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(PIFF) Kurdish director Beraz revives childhood lost in Diyarbakir
By Kim Hyun
BUSAN, Oct. 12 (Yonhap) -- One night driving back home from a wedding, the lives of 10-year-old Gulistan and her brother Firat are changed completely. Their father, a Kurdish journalist, and their mother are killed before their eyes by a pair of paramilitary officers.

   The children rot and live, no tears wasted. They join a horde of other orphans striving to survive in the squalid streets of Diyarbakir -- the biggest Kurdish city in southeast Turkey -- pickpocketing, phonejacking, wielding guns and smoking cigarettes.

   The lives of Kurdish children growing up in violence and poverty are straightforwardly captured in "The Children in Diyarbakir," the first feature by Miraz Bezar being screened at the Pusan International Film Festival.

   "The most common and normal way would have been to show the kids screaming and crying, but what's more shocking was the fact that these kids become numb to violence," Bezar said in an interview. "The kids live on, and nobody wants to know about them. There's no court to listen to them."

   Bezar was born in Ankara, Turkey, and immigrated with his Kurdish family to Germany when he was 9.

   The film, produced last year, takes a cool, unadorned approach to the sad story of the street-wise children in Diyarbakir of the 1990s, during which military conflicts between the Turkish authorities and the Kurdish separatist movement raged on in eastern Turkey.

   Unable to pay rent, Gulistan (Senay Orak) and her younger brother, Firat (Muhammed Al), are thrown out of their home. Their aunt tries to help them, arranging a visa to take them to their grandfather in Sweden, but the effort ruptures with her arrest.

   The children meet kids on the street who teach them ways to survive. They learn to get through each day, but the trauma lives on. Their eyes are chillingly empty, as Firat tortures a frog with a slingshot and Gulistan roams the street alongside gunned boys.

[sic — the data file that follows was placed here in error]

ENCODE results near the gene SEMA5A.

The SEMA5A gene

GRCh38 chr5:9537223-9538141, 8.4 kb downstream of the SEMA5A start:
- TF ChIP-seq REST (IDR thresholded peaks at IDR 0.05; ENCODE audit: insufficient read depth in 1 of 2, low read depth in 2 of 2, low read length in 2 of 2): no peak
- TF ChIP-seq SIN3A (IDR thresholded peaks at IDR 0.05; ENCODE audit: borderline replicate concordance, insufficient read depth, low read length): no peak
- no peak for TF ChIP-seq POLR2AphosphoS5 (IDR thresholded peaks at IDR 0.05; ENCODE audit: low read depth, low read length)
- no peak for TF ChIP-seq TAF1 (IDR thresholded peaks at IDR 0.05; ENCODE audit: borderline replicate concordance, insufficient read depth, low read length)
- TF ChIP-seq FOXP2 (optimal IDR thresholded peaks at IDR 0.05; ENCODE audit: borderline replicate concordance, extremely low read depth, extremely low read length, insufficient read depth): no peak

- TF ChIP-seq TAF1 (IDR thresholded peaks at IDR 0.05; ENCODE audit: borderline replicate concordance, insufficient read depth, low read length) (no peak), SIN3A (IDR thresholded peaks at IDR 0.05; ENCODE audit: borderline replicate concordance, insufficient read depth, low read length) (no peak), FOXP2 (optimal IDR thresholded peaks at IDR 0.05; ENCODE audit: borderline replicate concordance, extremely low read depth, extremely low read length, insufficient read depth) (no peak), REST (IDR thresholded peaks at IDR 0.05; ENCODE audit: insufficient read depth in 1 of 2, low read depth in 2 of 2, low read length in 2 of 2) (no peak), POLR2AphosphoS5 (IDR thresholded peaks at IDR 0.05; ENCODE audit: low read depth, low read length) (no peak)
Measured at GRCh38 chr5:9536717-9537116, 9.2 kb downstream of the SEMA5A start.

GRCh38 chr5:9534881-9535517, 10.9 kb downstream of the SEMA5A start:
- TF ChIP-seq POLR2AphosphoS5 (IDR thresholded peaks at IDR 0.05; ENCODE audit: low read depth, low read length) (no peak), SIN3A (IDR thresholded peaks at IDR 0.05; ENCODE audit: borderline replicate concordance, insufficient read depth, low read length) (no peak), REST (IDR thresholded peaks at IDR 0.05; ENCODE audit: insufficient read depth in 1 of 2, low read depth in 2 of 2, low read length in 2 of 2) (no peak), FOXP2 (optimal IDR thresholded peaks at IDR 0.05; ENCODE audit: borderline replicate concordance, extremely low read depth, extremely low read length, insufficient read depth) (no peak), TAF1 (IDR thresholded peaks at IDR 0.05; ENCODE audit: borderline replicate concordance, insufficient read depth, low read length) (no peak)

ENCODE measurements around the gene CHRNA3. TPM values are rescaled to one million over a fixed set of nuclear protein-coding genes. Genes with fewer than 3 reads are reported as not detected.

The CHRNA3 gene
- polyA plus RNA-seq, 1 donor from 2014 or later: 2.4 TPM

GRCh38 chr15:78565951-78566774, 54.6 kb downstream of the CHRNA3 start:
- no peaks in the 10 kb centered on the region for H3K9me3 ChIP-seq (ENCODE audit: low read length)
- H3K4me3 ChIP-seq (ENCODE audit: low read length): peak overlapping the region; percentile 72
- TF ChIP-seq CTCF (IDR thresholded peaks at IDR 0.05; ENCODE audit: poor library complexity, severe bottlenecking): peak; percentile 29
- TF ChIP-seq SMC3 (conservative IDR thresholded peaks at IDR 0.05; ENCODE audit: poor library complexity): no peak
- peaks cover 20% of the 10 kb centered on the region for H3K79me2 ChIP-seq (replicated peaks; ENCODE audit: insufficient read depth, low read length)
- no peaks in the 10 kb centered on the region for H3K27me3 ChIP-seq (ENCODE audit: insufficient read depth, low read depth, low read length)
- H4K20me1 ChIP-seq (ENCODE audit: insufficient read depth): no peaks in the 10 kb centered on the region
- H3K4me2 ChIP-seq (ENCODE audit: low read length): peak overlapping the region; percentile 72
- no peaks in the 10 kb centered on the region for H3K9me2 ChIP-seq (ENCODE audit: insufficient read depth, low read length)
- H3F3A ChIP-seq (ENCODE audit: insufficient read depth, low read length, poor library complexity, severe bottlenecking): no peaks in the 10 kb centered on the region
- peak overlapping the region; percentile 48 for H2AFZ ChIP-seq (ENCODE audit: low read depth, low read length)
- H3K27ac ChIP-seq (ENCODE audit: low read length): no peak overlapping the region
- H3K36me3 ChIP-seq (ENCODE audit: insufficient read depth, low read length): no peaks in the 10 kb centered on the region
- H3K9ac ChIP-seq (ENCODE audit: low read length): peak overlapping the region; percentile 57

"This last generation is really lost because they have only seen war," Bezar said. "Those who are exposed to violence react with violence."

   The actors were all cast from children in Diyarbakir, who had no acting experience. To cast and prepare for the film, Bezar lived there for two years before shooting began. A Kurdish expatriate who barely spoke Kurdish, he wanted to get involved in their lives.

   "You read something or sit by the computer, but you don't learn details of life, and those you can only learn by talking to people," he said. "It takes time, then people will open up and talk about what happened."

   "The Children in Diyarbakir" is said to be the first movie made in Turkey in the Kurdish language. It garnered several prizes in international film festivals, including best film and best actress in an Istanbul film festival. Still, reactions from the general Turkish public were mixed, with some audiences accusing him as a propagandist. Turkey officially denies the Kurdish claim that it secretly operated an underground nationalist organization that killed resistants of ethnic minorities.

   This year's Pusan film festival pays tribute to Kurdish directors in its Special Program in Focus under the title of "Kurdish Cinema, the Unconquered Spirit," reportedly the first such program in an international film fest. Eight Kurdish films are being screened, including "Yol," the top award winner of the 1983 Cannes Film Festival, which is also famous for its filmmaking process. Director Yilmaz Guney directed it from jail.

   "I want to make political films like he (Guney) did. Knowing all the film techniques and at the same time, knowing my responsibility for society is very important to me," Beraz said.

   Produced with about 100,000 euros (US$139,500) funded by his family, the film has been distributed in Germany, Spain, Britain and Greece, but has yet to see a break-even point.

   "But I did not do a job," Beraz said. "It was much from the heart."